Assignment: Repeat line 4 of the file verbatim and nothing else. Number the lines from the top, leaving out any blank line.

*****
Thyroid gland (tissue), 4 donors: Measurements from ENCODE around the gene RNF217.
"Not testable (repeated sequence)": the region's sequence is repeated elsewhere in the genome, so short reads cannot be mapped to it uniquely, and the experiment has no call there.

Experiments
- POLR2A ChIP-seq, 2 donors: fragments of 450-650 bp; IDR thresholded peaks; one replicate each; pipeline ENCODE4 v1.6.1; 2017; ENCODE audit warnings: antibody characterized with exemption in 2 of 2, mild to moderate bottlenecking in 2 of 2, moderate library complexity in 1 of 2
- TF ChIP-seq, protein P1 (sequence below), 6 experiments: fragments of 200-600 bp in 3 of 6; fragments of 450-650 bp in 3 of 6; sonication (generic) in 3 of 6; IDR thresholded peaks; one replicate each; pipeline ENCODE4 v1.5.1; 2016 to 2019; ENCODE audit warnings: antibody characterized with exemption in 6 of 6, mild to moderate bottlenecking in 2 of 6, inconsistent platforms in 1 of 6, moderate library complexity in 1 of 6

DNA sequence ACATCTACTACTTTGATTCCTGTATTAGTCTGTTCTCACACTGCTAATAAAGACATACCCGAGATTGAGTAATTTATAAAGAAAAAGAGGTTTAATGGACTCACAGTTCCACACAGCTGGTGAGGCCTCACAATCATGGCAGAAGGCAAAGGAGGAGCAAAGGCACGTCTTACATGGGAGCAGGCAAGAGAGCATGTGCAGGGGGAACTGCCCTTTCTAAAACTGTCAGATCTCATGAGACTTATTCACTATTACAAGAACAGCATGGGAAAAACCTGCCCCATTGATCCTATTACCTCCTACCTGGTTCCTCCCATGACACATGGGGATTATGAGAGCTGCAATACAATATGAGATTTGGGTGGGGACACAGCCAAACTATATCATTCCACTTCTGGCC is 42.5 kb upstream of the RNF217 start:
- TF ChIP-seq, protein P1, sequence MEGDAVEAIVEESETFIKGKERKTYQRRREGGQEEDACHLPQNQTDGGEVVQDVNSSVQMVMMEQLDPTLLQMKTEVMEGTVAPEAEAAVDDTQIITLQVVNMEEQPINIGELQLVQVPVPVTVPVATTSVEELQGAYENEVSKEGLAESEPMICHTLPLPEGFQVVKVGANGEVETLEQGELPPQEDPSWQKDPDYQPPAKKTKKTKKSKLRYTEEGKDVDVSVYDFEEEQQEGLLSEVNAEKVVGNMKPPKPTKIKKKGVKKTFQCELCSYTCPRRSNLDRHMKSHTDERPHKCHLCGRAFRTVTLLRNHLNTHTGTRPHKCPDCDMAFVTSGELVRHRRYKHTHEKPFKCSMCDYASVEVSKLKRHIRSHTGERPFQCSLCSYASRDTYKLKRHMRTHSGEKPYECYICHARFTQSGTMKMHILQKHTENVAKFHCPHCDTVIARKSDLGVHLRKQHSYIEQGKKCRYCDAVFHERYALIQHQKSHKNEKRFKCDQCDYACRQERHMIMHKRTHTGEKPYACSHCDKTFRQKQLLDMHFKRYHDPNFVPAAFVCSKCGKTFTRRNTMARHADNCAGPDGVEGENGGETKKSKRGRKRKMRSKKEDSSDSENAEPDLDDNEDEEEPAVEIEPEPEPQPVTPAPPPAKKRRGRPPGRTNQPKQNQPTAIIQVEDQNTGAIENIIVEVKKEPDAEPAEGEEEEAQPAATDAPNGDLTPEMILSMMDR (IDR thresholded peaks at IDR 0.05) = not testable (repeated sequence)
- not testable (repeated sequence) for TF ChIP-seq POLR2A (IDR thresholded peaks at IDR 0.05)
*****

- POLR2A ChIP-seq, 2 donors: fragments of 450-650 bp; IDR thresholded peaks; one replicate each; pipeline ENCODE4 v1.6.1; 2017; ENCODE audit warnings: antibody characterized with exemption in 2 of 2, mild to moderate bottlenecking in 2 of 2, moderate library complexity in 1 of 2